Thanks to the recent heat wave and plentiful thunderstorms, our garden is actually looking alive again!  It has been almost 3 weeks since the July planting, and already I have new bean plants, a few cucumber plants, some zucchini plants, and some butternut squash and pumpkin plants.  I cannot tell you how excited I am.

I spent yesterday morning weeding carefully around my new little plants, just dreaming of the sweet cucumbers and crunchy beans I could be enjoying in a few short weeks.

Honestly, I’m just glad this second planting actually worked!

Green Updates: July Planting

Last week I had talked about my great failures in gardening this year.  We had only successfully harvested lettuce and cherry tomatoes.  These are wonderful vegetables, but when you plant so many other kinds, it’s sad to bring in only these two.  We had harvested spinach and carrots much earlier in the season, but in my naivete I hadn’t planted very much of them, so we ate them up quickly.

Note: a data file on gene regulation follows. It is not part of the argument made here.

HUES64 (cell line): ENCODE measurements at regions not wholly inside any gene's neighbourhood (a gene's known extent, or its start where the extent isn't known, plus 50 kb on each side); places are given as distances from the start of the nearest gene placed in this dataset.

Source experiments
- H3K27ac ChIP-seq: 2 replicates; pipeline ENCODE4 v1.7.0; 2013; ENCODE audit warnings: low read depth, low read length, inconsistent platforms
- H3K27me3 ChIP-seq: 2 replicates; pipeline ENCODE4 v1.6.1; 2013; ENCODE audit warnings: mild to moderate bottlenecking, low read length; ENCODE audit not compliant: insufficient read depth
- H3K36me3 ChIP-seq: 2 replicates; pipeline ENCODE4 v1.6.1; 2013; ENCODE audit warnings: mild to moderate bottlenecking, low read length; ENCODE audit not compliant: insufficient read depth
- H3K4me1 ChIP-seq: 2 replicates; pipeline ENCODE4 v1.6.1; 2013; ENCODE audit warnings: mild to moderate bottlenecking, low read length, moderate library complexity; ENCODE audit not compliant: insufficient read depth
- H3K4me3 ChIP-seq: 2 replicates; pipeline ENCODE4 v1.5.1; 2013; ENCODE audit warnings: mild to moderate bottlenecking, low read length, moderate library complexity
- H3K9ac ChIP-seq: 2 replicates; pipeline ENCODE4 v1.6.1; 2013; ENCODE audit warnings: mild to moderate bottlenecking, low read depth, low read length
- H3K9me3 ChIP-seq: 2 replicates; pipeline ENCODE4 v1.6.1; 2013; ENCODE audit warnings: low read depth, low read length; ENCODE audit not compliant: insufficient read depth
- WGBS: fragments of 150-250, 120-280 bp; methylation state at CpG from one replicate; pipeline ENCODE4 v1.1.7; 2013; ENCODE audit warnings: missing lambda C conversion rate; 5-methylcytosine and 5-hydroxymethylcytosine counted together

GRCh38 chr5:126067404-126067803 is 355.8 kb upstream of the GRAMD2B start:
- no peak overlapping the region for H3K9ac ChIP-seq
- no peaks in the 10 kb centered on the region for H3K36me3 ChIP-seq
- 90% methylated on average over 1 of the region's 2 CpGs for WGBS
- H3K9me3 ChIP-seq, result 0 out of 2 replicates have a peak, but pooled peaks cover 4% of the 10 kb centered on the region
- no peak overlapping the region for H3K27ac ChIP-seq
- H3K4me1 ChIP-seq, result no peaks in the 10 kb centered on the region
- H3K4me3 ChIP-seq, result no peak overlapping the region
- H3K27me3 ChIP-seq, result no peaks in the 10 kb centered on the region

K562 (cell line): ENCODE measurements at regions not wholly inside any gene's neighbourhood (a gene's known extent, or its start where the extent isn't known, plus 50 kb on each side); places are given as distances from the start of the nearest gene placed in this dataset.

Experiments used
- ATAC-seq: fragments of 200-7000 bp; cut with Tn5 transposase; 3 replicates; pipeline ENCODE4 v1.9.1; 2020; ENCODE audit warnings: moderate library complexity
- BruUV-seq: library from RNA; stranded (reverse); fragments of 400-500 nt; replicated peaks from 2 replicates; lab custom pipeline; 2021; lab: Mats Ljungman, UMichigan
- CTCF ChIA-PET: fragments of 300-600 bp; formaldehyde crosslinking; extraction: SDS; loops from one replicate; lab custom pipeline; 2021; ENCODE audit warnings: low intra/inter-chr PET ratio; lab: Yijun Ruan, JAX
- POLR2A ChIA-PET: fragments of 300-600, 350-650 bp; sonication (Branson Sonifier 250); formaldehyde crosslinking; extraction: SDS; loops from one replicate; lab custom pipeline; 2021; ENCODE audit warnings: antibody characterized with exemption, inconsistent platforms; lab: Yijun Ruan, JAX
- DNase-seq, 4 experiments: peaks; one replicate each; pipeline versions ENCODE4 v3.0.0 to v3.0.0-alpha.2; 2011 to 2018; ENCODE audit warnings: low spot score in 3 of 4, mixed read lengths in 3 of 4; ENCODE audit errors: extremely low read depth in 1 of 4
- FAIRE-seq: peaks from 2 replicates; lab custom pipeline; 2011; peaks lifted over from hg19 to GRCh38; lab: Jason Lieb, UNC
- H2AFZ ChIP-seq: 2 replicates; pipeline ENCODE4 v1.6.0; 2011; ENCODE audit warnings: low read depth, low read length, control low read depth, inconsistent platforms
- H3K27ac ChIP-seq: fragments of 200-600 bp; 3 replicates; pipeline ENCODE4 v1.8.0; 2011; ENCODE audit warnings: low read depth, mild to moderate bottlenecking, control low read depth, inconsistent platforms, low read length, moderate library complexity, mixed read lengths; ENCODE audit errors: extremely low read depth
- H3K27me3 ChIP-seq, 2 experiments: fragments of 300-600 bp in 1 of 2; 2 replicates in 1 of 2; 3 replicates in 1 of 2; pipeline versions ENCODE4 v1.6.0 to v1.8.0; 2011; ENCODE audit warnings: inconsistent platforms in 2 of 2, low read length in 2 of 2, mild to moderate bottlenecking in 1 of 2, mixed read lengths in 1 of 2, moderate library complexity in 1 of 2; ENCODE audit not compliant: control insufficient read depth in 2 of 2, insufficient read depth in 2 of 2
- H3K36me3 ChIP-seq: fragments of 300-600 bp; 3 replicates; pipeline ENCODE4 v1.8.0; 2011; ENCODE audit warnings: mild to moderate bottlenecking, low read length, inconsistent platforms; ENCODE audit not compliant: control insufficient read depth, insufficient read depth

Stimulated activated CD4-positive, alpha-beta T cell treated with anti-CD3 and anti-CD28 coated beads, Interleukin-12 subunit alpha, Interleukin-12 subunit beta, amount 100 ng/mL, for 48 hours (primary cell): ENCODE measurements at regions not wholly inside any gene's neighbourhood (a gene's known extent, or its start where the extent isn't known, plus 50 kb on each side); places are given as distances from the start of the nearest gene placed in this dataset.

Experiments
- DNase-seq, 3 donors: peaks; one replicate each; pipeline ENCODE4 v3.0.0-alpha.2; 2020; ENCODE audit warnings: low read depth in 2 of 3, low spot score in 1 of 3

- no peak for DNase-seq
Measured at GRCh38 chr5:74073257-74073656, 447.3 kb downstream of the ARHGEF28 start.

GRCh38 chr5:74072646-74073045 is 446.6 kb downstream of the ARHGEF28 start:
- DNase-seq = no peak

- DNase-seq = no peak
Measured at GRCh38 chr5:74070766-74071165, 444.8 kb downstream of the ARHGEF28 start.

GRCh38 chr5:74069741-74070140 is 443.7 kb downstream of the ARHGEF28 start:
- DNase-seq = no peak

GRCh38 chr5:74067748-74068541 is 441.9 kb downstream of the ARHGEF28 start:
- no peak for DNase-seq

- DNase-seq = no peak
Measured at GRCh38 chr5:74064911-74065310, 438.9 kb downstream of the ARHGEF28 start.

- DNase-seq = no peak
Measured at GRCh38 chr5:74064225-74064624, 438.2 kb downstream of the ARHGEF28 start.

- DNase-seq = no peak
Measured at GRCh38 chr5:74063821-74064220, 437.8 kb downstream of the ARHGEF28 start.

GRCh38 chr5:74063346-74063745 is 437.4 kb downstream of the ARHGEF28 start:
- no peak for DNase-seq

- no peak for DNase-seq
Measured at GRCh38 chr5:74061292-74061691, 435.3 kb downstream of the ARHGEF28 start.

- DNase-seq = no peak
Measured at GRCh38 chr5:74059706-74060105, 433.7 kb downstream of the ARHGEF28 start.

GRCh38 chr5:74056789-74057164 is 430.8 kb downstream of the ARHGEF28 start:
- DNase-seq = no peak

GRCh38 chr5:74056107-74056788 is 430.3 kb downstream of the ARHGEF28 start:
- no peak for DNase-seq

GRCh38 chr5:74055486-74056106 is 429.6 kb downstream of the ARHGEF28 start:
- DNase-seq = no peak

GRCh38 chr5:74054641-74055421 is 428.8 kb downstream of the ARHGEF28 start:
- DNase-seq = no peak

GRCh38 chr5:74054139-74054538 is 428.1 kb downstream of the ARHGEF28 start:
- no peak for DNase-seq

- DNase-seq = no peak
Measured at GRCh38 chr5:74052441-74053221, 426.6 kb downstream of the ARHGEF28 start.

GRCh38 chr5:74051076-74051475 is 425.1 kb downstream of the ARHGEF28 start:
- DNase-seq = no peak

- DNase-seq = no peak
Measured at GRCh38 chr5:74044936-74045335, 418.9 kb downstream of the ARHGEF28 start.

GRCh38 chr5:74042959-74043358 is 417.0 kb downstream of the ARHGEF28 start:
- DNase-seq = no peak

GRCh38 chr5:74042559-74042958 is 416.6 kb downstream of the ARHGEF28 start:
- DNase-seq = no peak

What I had found out, though, is that I am able to replant a lot of the original vegetables this month and get a later harvest.  And oh boy that is exactly what I did.

I had a few of my raised beds covered in weeds, so with the help of my dearest Beard I removed all of the weeds and softened the soil for planting.  I read up on a few websites (namely to figure out which vegetables would survive and produce a crop starting this late in the season, then I made my selection.